The true creative overturning of religious illumination does not reside in narcotics. It resides in a profane illumination.
My intent when I decided to triangulate my blog was to seek behind the quotes I had lovingly copied. I knew more about Walter Benjamin than the others, so I thought it would be easy to find the context of profane illuminations.
Of course dear reader that is not what happened. We are now , I think, four years on , and many inter-library loans, ad hoc visits to the National Library , clandestine google searches, seances, and invocations of flaneurism in the streets of my town, have not produced the body.
I don’t know where the quote comes from, I don’t know where i found it, and I don’t even know if it totally, utterly, is from Walter. (See Comment below, 2019)
I suspect it is though. He wandered around 1930s continental Europe dropping aphorisms out of his pockets in a way which was both generous, and careless. And he spent a fair bit of time in Marseilles getting stoned. This is where I looked first.
Disappointingly, yet perhaps not surprisingly , Benjamin is not very interesting on drugs (in either sense). The writing in Hashish in Marseilles, is, like ‘Did you ever think how far away the sky is..’ or , how I spent an hour trying to change channels on the tv via the keypad on someones mobile phone. For example,’ under hashish we are enraptured prose beings in the highest power’.
While stoned, Benjamin , like many others has seen things in a different way. Unlike others , he has usefully realised that there isn’t much further to go in that direction.
Benjamin’s overturnings are attempts to recover the human endeavour that is reified in the form of the Thing . In this case – illumination seen as a transformatory viewing of the world, but not through the historic form of organised religion, so therefore , profane.
Profane is an antonym of sacred. It has also acquired the useful synonyms of unholy and irreverent. So Benjamin has set up an oxymoron. Possibly . Or something that is hard to think of- a kind of eternal dialectic. But, yet, not hard to feel – music , for example is an obvious possibility of profane illumination ( unless we accept its origin as sacred and everything following being a debasement of that. But to do so is also to accept that the religious experience is at the centre of being human, and all other experience is somehow lacking – which I,of course, don’t).
We can experience Things as illuminations – as storied, overdetermined artefacts of lost dreams and buried labour as Benjamin’s collections and catalogues are. But there are surely too many of them to deal with. Benjamin produced aphorisms , short essays, and never finished The Arcades Project. It got swept away in the river of things.
The context in which a profane illumination can occur, must also be in contrast to a sublime one. It must be unexpected, personal, possibly ( hopefully ) shared. The experience that led to my story The Faces is one for me. That happened thirty years ago now, and told me something about the world and who I was within it. I cant really explain it and can only partially describe it, but I can always experience it, and return to it regularly.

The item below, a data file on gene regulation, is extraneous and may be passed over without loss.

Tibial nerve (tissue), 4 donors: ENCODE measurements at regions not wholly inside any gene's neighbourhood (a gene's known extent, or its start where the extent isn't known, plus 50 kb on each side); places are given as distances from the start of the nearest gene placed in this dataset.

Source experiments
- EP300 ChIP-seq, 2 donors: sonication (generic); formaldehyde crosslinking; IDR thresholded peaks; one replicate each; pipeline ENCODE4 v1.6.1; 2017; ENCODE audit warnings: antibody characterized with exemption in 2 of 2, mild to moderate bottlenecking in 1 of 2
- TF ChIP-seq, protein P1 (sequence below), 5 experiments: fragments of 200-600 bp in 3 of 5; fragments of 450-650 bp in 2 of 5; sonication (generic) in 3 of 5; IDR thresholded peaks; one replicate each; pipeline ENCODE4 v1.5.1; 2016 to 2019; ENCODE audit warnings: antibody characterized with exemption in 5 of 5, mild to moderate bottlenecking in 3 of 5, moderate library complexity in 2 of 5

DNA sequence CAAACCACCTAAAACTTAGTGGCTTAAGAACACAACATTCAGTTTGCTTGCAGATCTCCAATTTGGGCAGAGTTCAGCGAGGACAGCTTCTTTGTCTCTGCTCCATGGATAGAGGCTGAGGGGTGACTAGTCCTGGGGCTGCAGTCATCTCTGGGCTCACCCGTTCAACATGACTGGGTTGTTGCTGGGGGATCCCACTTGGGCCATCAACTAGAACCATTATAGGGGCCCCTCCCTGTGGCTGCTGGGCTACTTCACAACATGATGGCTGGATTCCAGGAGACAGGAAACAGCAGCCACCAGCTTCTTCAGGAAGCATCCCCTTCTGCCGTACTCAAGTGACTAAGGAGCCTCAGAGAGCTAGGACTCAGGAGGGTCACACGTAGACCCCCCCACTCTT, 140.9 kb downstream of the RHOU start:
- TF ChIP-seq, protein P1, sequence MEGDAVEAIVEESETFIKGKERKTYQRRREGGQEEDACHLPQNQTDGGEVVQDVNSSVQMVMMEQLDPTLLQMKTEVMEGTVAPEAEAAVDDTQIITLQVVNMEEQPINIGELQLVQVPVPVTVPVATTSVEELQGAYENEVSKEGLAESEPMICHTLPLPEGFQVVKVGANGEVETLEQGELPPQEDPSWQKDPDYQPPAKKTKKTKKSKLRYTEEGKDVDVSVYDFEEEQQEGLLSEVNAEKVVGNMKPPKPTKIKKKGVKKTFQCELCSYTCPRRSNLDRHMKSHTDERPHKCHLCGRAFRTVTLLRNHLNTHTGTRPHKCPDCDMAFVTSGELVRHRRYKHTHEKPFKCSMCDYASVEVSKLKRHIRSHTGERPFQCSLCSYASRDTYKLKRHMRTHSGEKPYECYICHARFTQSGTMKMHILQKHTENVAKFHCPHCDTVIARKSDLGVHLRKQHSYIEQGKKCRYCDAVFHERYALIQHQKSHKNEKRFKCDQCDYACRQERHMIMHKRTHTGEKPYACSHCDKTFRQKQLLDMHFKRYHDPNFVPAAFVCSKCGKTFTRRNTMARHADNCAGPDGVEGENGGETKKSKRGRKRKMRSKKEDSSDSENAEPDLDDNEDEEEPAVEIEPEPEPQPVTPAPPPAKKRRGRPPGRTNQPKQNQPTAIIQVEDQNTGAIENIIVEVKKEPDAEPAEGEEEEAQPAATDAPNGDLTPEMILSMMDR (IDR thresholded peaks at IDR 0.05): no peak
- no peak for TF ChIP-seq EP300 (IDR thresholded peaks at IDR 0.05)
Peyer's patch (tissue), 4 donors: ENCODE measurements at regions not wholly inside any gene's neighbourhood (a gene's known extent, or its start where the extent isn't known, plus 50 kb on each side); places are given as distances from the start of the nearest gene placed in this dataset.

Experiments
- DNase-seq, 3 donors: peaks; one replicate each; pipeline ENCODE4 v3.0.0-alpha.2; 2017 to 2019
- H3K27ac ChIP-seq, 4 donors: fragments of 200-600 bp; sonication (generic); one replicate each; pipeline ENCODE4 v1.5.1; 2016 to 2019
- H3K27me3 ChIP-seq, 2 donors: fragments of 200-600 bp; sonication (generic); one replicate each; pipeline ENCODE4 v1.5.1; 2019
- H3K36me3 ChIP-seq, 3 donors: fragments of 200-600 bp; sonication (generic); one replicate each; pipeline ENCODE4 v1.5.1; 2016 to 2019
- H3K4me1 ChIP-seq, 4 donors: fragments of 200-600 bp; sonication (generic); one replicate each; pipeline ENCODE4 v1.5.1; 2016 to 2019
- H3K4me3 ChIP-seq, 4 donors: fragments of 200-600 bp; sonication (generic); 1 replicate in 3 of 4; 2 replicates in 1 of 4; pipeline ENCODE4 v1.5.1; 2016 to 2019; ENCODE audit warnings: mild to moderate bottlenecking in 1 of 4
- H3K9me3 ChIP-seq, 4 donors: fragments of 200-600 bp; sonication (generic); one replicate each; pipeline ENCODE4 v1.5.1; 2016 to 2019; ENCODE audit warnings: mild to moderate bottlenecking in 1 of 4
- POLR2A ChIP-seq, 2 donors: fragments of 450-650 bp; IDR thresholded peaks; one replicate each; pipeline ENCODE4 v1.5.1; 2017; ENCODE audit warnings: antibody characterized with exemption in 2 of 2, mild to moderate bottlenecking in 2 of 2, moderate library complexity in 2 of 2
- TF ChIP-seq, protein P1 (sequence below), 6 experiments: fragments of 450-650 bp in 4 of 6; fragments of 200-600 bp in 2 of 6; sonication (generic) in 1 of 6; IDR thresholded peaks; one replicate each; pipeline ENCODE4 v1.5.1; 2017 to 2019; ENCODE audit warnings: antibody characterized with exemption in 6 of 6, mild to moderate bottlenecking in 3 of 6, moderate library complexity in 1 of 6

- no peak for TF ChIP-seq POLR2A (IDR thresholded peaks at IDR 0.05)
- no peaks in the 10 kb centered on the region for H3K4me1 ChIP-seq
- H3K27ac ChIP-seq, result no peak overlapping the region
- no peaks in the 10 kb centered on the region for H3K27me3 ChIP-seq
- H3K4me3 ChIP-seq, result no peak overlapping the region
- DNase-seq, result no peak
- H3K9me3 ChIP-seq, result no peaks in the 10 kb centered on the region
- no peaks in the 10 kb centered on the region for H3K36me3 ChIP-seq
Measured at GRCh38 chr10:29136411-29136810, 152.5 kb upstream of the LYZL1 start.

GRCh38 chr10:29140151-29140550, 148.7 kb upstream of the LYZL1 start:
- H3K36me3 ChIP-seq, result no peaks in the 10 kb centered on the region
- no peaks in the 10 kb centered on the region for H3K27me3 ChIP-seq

I began looking for profane illuminations in nature . There are some pictures of them on the blog. My idea vaguely was that confrontation with the overlooked, ephemeral and indifferent environment around us might supply a focus for reorientation. But I realise that they will not be illuminations to anyone else. They are actually about my experiences, and about the wish and struggle to share these.
The mythogeographer , Phil Smith, uses the phrase To See Whats Really There in his work . This comprises various disorientation or immersion techniques to reimagine the mundane . These can be profane illuminations.
Recently, psychogeographing, I’ve looked at the epitaph on a bench in the Royal Mile, artificial plants on cafe tables, the dark straight track down Lovers Lane, and felt changed. It has been possible to share these moments with others. Not necessarily in the ‘Look, look at that!’ moment, but in the sense of the Being There as part of the scene, like the guys on the bench.
Benjamin is loved for something affective in his writing, which seems to link the past and the future, via a provisional present which may be there , but we can’t quite see. He has this notion of the dialectical image, which at one level is contradictory , at another is phantasmagorical , yet somehow suggestive of an unstable and provisional arrangement which acts as a nexus for a number of conversation
Benjamin sees language as the natural expression of dialectical images*. His language – full of aphorism and oxymoron. I think they can in turn act as harbingers ( another favourite Benjamin word) of profane illuminations. And that is what we are about here.
* the new dialectical method of doing history presents itself as the art of experiencing the present as waking world, a world in which that dream which we name the past, refers to in truth (Benjamin, The Arcades Project, p339)